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Black family receives deed to California beach a century after land was seized from their ancestors

The event on Wednesday was the final step in transferring Bruce's Beach from Los Angeles County back into the hands of the family heirs.

Black family receives deed to California beach a century after land was seized from their ancestors
Cover Image Source: Twitter/Janice Hahn

Nearly a century after a seaside property was seized from its Black owners, the deed to Bruce's Beach has been formally returned to the heirs of Willa and Charles Bruce. Earlier this week, Anthony Bruce—the great-great-grandson of the original Manhattan Beach land owners—was presented with an official deed marking the transfer of land by Dean Logan, the Los Angeles County Registrar-Recorder. According to CCN, the event on Wednesday was the final step in transferring Bruce's Beach from Los Angeles County back into the hands of the family heirs. "This transfer will allow the Bruce family to realize generational wealth, which they have been denied for generations simply because they were black in America," said State Sen. Steven Bradford, who authored the state bill that allowed the land to be transferred back to the Bruce family.



 

 

As we previously reported, Willa and Charles Bruce bought the oceanfront property in the early 1900s to build a resort that could be used by Black people and help them access the shore at a time when they were prevented and restricted. Willa Bruce purchased the 7,000-square-foot land for $1,225—a higher price than neighboring lots—and built several facilities, including a cafe and changing rooms. "Wherever we have tried to buy land for a beach resort we have been refused, but I own this land and I am going to keep it," she said in a 1912 interview. Unfortunately, the family suffered racist harassment from their white neighbors and the Ku Klux Klan.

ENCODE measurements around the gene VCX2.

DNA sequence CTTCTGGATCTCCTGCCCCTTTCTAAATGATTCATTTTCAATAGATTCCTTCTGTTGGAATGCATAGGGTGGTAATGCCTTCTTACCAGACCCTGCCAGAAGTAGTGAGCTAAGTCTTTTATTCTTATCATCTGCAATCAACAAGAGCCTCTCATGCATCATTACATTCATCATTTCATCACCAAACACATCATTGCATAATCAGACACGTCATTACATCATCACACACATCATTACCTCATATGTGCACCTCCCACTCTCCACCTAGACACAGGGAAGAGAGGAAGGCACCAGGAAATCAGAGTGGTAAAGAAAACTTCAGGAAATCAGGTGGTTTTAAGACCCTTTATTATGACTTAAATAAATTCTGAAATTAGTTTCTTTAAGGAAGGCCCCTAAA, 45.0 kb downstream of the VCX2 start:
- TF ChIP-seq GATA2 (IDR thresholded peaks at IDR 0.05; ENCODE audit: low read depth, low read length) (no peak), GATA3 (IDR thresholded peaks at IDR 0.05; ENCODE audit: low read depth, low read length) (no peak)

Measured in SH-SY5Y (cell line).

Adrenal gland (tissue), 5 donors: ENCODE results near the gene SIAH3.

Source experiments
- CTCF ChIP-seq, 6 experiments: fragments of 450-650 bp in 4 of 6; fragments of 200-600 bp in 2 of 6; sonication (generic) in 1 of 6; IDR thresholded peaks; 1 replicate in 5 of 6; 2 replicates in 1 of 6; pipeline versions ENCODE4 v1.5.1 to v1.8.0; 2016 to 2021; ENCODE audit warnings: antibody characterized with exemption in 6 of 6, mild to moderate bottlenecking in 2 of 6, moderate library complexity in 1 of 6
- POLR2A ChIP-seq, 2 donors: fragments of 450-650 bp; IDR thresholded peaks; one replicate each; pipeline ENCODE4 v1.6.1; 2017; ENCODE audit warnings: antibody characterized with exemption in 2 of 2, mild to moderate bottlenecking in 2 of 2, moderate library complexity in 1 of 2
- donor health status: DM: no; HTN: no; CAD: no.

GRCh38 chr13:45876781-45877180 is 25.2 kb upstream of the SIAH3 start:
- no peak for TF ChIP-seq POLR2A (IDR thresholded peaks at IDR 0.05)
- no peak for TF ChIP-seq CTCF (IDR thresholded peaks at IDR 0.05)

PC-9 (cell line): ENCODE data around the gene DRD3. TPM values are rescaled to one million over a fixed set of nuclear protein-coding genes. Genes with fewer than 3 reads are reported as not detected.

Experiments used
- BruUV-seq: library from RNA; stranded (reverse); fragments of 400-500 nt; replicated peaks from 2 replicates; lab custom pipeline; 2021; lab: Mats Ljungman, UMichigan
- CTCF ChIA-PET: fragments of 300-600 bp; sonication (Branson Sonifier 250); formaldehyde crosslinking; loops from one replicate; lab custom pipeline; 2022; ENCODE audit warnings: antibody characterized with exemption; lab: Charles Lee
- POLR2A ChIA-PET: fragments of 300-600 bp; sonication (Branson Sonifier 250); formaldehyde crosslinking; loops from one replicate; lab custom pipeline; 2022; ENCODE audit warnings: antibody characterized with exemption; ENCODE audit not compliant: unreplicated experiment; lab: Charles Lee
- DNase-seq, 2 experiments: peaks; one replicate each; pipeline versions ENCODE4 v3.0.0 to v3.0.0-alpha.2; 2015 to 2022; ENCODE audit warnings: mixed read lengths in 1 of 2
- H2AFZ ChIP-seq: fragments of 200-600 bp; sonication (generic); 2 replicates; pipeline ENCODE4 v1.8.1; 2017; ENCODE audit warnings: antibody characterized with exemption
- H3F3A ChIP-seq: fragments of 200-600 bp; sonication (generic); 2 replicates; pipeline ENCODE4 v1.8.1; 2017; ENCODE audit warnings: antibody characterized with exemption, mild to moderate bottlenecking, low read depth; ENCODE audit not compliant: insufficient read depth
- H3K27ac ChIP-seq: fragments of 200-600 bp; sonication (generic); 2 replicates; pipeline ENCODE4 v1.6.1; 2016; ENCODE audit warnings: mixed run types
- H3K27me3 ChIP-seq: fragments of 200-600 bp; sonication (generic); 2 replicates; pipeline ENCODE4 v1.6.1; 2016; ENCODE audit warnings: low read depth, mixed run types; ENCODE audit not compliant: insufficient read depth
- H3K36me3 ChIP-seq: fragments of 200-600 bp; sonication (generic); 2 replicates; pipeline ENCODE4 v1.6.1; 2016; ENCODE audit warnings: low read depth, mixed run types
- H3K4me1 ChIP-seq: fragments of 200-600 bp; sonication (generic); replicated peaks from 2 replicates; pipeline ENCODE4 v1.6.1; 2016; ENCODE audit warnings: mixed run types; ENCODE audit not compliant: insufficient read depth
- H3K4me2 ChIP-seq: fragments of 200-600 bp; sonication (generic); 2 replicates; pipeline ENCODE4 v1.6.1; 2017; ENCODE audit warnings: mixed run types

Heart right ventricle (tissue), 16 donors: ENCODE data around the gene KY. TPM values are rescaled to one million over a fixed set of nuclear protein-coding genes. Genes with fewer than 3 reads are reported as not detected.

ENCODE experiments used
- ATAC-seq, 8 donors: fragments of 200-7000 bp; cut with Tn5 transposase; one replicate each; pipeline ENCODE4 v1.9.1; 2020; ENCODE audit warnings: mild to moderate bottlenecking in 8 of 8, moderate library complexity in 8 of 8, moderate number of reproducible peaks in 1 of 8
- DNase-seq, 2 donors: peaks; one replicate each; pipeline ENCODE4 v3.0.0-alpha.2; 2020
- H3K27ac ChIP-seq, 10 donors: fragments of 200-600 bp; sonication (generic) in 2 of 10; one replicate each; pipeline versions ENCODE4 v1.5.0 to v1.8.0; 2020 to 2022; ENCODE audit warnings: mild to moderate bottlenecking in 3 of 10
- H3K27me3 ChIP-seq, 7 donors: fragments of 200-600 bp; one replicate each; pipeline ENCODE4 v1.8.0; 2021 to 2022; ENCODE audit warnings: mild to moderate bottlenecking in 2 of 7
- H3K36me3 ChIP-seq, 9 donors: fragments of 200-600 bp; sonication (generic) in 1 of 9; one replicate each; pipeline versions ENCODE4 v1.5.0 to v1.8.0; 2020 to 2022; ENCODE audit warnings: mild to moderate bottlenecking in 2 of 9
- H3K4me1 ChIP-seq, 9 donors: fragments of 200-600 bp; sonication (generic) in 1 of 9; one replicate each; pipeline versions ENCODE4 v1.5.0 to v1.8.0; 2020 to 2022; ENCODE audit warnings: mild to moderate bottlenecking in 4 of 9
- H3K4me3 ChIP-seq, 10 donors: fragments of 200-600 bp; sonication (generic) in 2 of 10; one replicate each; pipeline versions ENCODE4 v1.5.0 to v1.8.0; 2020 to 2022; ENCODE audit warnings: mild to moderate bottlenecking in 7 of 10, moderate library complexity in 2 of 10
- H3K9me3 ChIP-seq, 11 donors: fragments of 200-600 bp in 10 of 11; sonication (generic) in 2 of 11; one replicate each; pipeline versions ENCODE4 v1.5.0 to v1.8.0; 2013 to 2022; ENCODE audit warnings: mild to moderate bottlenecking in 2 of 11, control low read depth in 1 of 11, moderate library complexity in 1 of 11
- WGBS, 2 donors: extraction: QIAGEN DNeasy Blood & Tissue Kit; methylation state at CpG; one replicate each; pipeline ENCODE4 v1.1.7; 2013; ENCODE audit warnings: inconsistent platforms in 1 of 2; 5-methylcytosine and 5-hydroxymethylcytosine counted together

In 1925, the Manhattan Beach City Council condemned the property and took it through eminent domain, paying the couple a fraction of what they asked for. While the city is said to have wanted it for a park, it did nothing with the property and eventually transferred it to the state of California in 1948. County Supervisor Janice Hahn, who led efforts to return the Manhattan Beach land, noted that seizing the property from the Bruces "was a racially motivated attempt to drive out the successful Black business and its patrons." The property is now estimated to be worth $20 million.



 

The complex process of returning the property to the heirs of the Bruces was launched by Hahn, a member of the County Board of Supervisors, when she learned about the property’s history two years ago. "Nothing like this has ever been done before," she said on Wednesday. "We can't change the past and we will never be able to make up for the injustice that was done to your great, great grandparents and great grandparents, Willa and Charles nearly a century ago. But this is a start."



 

In September last year, Gov. Gavin Newsom signed into law Senate Bill 796, which enabled Los Angeles County officials to immediately begin transferring the land to the family. In addition to the state legislation, the transfer also required votes by the board and a process of identifying who should get the land. "It is never too late to right a wrong," Hahn said last month. "Bruce's Beach was taken nearly a century ago, but it was an injustice inflicted upon not just Willa and Charles Bruce but generations of their descendants who would, almost certainly, be millionaires today if they had been allowed to keep their beachfront property."



 

"Many families across the United States have been forced away from their homes and lands," the Bruces' heir, Anthony, told Los Angeles Times in June. "We hope that our country no longer accepts prejudice as an acceptable behavior, and we need to stand united against it, because it has no place in our society today." Speaking at the ceremony where he was presented with the deed, he said: "Thank you so much. Without God, we would not be here today. And finally, most importantly, thank you all." The county will continue to use the land as per a 24-month lease agreement at a cost of $413,000 annually. The county will also take care of operation and maintenance costs. The agreement includes a clause that allows the county to purchase the land at a later date for $20 million.

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